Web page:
BPI adds derivatives offers
BSP approves planned forex, interest rate options
Ayala-led Bank of the Philippine Islands has rolled out more hedging instruments to help clients deal with financial market volatility.
BPI executive vice president Antonio Paner said the bank had obtained approval from the Bangko Sentral ng Pilipinas to add foreign exchange and interest rate options to its array of derivatives offerings.
While BPI has a license from the BSP to offer derivatives—or products whose values are based on underlying indices or instruments—Paner said there was additional approval needed for specific product offerings.
BPI has long been offering plain derivatives like forwards and swaps, and Paner said foreign exchange (FX) and interest rate options would widen the bank’s product range.
Importers and exporters are among those with potential use for options, Paner said.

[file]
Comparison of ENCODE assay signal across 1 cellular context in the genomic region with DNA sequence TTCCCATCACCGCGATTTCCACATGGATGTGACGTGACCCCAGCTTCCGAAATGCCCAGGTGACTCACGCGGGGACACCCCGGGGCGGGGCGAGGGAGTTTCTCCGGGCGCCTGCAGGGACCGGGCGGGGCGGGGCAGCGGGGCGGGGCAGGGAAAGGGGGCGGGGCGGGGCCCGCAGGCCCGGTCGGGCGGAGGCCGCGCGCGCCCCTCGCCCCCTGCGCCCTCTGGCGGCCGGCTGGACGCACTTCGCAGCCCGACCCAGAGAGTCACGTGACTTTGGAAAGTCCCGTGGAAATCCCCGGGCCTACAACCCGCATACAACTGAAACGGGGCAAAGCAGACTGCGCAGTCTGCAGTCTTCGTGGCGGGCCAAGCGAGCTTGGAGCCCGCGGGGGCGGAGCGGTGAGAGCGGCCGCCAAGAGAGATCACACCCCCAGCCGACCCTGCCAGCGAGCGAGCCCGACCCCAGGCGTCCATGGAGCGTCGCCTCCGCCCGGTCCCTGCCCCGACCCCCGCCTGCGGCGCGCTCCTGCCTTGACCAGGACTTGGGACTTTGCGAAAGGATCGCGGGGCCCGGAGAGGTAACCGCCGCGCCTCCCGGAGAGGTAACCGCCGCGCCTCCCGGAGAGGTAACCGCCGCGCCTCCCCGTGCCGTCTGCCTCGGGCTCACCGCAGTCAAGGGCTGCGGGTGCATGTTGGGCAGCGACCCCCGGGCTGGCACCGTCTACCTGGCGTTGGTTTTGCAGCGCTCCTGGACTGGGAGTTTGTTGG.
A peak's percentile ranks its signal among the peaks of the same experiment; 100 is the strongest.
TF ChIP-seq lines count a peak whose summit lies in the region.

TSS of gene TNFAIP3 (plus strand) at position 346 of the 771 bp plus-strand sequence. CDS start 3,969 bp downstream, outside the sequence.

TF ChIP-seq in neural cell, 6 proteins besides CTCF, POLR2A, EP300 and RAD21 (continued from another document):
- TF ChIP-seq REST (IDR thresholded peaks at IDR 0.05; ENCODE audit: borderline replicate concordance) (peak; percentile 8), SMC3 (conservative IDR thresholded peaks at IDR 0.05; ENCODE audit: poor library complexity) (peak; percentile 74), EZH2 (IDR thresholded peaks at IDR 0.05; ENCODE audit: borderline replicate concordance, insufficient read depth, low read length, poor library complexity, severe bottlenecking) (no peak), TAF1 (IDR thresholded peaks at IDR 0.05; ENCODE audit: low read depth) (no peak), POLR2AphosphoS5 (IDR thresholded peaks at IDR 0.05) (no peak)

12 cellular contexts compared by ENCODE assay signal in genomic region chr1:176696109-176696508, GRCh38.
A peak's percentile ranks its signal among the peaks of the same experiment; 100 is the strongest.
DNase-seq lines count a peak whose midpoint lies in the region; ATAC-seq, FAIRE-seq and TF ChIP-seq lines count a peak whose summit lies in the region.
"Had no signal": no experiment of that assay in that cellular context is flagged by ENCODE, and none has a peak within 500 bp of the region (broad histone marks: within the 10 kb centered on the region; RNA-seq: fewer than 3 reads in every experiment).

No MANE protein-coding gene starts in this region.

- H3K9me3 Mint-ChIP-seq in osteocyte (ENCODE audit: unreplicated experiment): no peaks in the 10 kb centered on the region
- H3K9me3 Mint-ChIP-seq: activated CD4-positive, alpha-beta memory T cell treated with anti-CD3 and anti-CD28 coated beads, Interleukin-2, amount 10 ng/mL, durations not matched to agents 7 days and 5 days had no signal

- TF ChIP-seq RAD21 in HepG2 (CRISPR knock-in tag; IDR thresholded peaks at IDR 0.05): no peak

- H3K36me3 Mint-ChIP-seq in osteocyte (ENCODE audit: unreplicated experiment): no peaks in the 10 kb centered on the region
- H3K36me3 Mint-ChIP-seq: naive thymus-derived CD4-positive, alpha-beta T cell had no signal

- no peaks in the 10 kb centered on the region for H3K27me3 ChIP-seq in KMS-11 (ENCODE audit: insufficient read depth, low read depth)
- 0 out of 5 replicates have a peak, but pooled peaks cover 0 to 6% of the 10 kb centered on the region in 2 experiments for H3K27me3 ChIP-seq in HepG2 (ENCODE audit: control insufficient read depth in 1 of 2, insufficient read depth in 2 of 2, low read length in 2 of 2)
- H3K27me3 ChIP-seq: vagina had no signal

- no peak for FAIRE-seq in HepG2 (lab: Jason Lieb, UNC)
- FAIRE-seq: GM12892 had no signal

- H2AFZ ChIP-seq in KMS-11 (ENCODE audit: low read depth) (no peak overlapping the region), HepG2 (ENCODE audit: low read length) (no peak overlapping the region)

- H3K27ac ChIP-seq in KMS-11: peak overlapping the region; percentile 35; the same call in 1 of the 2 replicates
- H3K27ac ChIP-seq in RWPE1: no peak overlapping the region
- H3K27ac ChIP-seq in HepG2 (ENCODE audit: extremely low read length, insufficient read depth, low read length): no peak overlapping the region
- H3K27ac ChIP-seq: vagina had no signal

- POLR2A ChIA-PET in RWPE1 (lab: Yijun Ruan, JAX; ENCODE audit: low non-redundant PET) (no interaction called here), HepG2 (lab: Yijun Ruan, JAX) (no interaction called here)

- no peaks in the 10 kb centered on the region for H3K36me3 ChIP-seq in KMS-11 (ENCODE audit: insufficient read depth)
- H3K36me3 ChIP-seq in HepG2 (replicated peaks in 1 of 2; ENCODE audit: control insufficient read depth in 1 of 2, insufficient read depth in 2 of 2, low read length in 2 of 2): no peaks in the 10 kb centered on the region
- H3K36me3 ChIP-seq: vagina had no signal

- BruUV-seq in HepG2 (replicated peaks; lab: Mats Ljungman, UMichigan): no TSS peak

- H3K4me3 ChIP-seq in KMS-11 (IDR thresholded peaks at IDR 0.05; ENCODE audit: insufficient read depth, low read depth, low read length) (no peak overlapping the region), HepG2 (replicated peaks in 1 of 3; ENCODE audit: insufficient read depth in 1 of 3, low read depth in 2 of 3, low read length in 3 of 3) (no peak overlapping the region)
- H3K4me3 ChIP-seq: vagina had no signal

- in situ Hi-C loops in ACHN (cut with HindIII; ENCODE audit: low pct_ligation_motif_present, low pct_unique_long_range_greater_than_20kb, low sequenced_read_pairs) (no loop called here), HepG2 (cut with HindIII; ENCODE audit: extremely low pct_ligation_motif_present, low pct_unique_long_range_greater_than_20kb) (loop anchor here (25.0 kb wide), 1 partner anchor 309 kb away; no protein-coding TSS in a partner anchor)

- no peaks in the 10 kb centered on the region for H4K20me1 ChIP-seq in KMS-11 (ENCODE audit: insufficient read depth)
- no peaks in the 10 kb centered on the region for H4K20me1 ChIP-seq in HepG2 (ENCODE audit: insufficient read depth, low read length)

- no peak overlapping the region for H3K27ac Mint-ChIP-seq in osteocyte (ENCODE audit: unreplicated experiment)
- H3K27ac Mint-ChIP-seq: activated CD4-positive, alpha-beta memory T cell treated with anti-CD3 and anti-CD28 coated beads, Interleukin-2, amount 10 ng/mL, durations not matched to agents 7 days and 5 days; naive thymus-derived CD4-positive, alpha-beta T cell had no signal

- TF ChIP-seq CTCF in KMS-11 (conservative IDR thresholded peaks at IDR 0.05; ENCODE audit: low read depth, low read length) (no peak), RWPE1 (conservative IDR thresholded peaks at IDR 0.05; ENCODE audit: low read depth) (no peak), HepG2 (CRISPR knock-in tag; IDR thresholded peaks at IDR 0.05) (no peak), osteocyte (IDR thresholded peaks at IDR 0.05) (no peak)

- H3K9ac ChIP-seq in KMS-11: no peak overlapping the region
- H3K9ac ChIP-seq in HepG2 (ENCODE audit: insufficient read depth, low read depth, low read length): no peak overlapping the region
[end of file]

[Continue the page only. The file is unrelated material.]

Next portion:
“At least they can hedge against rising or declining interest rates,” he explained.
An option represents a contract sold by one party to another party in which the buyer has the right – but not the obligation – to buy (call) or sell (put) a security or other financial asset at an agreed-upon price (the strike price) during a certain period or on a specific date.
For now, Paner said the volume of hedging transactions remained small but given rising volatility, there may be greater requirement for this instrument.
He said that interest rates, for instance, may still ease over the near term given the additional liquidity to be released from special deposit accounts.
But when US Treasury rates rise, he said local interest rates would inevitably follow suit.
Meanwhile, forward is an agreement to buy an underlying asset from another party at a pre-determined price for delivery at a later time.
Swap, on the other hand, refers to the exchange of one security for another to change the maturity, quality of issues, or because investment objectives have changed.
In a briefing last week, BPI president Cezar Consing said there should be more clarity this semester on the direction of interest rates.
“Over time, it will be clear whether this liquidity is here to stay or change. Everyone is betting interests rates will creep up with expectations of withdrawal in global liquidity,” he said.
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